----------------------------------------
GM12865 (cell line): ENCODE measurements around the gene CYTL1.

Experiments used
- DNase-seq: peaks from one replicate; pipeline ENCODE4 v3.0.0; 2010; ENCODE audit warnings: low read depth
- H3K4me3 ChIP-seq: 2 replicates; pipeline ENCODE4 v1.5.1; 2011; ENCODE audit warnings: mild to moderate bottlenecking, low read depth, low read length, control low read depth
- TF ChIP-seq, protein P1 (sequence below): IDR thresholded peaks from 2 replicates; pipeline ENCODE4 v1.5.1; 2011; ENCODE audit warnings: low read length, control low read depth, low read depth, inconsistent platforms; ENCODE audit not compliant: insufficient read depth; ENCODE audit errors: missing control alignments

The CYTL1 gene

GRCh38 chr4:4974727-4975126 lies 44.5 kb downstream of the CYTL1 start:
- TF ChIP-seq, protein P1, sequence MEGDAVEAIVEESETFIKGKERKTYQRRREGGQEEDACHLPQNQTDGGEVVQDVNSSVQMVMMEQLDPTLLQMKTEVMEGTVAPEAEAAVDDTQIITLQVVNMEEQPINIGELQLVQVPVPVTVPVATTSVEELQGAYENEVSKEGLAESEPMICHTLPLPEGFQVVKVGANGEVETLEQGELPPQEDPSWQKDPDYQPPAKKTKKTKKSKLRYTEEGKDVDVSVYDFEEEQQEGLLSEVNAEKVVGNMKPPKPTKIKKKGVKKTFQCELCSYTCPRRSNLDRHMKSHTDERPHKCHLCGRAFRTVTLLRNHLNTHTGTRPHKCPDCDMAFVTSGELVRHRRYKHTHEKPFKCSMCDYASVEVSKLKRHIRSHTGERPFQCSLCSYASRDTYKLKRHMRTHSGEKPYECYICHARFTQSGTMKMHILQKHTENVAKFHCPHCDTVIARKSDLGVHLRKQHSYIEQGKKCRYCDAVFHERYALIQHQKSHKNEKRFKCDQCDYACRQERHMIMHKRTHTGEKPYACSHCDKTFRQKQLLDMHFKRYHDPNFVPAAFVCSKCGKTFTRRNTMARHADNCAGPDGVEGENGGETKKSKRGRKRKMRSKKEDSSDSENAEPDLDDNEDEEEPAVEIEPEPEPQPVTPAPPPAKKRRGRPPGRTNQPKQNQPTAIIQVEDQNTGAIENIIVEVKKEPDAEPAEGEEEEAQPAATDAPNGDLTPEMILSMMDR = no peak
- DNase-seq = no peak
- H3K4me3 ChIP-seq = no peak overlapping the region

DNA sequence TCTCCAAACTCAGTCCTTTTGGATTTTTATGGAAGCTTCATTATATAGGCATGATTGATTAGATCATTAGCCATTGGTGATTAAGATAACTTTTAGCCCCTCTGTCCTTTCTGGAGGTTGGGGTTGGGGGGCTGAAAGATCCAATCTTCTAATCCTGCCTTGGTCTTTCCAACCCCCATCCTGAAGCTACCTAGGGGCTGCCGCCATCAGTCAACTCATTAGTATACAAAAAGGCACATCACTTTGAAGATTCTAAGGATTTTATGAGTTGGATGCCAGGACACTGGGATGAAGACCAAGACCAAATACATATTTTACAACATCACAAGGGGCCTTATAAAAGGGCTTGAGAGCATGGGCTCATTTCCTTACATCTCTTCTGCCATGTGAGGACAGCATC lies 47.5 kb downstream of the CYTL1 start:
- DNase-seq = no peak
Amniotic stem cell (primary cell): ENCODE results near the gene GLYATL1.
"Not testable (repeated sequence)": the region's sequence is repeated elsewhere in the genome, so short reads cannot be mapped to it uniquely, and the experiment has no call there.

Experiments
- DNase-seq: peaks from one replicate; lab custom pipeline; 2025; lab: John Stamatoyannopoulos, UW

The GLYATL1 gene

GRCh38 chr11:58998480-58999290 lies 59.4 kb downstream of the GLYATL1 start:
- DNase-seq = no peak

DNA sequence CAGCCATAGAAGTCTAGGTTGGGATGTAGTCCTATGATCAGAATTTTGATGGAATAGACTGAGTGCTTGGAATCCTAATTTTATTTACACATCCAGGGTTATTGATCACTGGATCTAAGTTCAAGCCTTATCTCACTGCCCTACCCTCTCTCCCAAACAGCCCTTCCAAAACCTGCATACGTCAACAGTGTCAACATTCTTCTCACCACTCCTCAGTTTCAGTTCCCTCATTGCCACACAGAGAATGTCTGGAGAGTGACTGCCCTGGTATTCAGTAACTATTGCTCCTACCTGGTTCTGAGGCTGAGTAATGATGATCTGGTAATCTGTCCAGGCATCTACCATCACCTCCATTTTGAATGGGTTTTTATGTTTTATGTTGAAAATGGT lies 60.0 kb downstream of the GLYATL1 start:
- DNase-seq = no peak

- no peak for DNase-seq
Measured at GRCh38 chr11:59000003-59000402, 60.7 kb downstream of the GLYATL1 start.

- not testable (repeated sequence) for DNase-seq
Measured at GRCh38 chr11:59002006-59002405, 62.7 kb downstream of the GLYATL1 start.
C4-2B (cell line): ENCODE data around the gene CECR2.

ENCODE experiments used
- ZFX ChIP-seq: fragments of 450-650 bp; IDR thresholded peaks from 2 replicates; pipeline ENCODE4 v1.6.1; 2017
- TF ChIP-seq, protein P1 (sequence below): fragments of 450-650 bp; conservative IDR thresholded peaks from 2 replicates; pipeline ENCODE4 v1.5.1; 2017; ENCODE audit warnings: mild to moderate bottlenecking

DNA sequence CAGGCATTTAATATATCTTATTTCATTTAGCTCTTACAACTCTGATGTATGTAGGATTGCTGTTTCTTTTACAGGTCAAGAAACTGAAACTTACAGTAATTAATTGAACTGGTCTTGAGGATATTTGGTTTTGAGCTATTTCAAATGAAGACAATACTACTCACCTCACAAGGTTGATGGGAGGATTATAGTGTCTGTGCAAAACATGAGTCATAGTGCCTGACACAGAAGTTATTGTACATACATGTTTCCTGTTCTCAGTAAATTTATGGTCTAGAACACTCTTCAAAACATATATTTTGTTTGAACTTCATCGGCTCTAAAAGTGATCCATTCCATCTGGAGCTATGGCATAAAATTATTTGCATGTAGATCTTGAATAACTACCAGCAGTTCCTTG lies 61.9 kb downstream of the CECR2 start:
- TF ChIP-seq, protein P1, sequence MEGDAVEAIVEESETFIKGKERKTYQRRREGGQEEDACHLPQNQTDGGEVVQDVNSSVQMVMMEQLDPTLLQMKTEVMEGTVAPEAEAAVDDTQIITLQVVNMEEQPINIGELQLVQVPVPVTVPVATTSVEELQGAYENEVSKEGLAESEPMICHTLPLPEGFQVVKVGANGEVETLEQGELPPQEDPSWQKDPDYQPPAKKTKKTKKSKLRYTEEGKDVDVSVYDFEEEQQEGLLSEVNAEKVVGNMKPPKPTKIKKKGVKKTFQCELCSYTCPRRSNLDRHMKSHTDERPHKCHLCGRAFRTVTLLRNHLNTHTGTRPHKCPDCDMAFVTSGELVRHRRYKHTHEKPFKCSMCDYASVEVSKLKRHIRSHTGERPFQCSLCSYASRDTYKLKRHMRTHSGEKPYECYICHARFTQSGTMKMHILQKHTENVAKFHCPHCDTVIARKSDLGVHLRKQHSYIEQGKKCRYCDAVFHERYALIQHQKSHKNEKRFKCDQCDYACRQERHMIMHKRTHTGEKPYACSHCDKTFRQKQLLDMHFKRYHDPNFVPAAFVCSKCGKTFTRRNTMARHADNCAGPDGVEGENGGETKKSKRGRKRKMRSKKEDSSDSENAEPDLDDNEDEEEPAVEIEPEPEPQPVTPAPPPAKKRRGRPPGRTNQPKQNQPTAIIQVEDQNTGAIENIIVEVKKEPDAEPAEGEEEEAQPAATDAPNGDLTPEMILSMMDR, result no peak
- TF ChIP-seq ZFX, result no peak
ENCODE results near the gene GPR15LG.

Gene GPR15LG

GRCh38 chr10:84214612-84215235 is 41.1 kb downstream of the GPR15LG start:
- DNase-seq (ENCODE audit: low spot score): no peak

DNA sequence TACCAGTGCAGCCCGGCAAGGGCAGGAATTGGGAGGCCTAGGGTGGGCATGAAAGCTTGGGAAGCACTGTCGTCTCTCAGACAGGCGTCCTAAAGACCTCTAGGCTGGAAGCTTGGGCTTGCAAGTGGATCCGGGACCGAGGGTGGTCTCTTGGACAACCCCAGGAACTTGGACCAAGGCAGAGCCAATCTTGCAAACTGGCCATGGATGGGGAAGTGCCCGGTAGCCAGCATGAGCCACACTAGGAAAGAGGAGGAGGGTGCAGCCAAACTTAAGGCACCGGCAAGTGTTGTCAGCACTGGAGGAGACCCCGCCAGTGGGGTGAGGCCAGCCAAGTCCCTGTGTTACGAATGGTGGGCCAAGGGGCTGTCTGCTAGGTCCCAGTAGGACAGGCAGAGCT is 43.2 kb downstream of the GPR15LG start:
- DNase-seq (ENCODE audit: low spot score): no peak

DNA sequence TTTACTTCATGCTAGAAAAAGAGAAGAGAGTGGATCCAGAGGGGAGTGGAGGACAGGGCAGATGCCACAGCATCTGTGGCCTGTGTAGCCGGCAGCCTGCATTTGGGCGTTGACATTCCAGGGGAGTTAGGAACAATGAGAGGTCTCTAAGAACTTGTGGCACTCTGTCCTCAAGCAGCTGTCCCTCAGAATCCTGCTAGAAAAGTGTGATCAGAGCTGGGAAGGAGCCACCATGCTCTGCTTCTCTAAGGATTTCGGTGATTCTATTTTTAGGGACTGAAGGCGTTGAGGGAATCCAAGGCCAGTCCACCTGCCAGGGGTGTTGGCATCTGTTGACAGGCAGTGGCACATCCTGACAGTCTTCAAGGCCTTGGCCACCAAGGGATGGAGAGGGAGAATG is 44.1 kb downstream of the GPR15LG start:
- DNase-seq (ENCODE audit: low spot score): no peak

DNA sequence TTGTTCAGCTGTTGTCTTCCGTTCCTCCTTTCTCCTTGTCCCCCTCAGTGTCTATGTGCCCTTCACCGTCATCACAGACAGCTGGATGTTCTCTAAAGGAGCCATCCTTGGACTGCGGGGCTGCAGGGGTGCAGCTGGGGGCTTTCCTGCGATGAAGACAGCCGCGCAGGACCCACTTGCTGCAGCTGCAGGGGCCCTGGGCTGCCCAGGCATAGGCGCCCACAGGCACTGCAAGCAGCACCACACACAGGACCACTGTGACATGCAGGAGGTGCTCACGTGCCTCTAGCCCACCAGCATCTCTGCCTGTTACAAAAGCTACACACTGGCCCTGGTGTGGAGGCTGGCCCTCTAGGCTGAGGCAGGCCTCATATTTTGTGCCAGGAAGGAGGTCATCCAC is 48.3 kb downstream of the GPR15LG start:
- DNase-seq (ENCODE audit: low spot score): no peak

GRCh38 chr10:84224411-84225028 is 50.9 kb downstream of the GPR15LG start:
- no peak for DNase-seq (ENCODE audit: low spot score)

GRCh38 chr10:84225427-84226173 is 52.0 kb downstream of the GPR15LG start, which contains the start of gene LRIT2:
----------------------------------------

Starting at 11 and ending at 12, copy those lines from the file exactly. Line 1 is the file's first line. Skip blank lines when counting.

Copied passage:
DNA sequence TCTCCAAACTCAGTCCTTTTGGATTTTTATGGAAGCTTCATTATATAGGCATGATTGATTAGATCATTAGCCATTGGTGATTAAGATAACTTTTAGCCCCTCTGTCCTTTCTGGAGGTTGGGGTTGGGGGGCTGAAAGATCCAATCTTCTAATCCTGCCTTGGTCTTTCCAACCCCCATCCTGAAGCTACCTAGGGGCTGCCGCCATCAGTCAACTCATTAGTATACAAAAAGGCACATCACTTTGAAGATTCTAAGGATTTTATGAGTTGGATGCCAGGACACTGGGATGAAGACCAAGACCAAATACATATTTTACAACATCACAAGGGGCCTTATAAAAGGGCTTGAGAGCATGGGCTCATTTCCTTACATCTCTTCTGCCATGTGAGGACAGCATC lies 47.5 kb downstream of the CYTL1 start:
- DNase-seq = no peak